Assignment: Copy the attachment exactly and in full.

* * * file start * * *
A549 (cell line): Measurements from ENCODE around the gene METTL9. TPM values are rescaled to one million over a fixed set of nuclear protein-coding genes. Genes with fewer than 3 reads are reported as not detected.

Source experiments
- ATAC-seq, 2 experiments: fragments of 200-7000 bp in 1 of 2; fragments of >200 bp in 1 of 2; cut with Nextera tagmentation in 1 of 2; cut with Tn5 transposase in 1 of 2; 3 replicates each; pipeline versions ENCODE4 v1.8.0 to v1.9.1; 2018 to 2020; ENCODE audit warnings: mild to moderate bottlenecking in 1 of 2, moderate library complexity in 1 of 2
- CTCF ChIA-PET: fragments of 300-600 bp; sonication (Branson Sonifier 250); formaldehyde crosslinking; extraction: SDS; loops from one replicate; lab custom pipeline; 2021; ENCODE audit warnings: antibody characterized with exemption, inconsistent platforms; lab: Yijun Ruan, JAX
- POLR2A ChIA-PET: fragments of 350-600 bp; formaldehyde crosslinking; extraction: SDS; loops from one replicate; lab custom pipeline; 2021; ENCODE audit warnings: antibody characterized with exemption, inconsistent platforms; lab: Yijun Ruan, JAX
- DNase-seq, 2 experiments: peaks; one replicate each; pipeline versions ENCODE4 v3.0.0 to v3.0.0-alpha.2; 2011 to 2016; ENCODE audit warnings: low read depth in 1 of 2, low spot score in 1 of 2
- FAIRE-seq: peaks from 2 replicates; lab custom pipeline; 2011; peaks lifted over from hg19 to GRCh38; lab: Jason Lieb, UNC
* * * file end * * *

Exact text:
A549 (cell line): Measurements from ENCODE around the gene METTL9. TPM values are rescaled to one million over a fixed set of nuclear protein-coding genes. Genes with fewer than 3 reads are reported as not detected.

Source experiments
- ATAC-seq, 2 experiments: fragments of 200-7000 bp in 1 of 2; fragments of >200 bp in 1 of 2; cut with Nextera tagmentation in 1 of 2; cut with Tn5 transposase in 1 of 2; 3 replicates each; pipeline versions ENCODE4 v1.8.0 to v1.9.1; 2018 to 2020; ENCODE audit warnings: mild to moderate bottlenecking in 1 of 2, moderate library complexity in 1 of 2
- CTCF ChIA-PET: fragments of 300-600 bp; sonication (Branson Sonifier 250); formaldehyde crosslinking; extraction: SDS; loops from one replicate; lab custom pipeline; 2021; ENCODE audit warnings: antibody characterized with exemption, inconsistent platforms; lab: Yijun Ruan, JAX
- POLR2A ChIA-PET: fragments of 350-600 bp; formaldehyde crosslinking; extraction: SDS; loops from one replicate; lab custom pipeline; 2021; ENCODE audit warnings: antibody characterized with exemption, inconsistent platforms; lab: Yijun Ruan, JAX
- DNase-seq, 2 experiments: peaks; one replicate each; pipeline versions ENCODE4 v3.0.0 to v3.0.0-alpha.2; 2011 to 2016; ENCODE audit warnings: low read depth in 1 of 2, low spot score in 1 of 2
- FAIRE-seq: peaks from 2 replicates; lab custom pipeline; 2011; peaks lifted over from hg19 to GRCh38; lab: Jason Lieb, UNC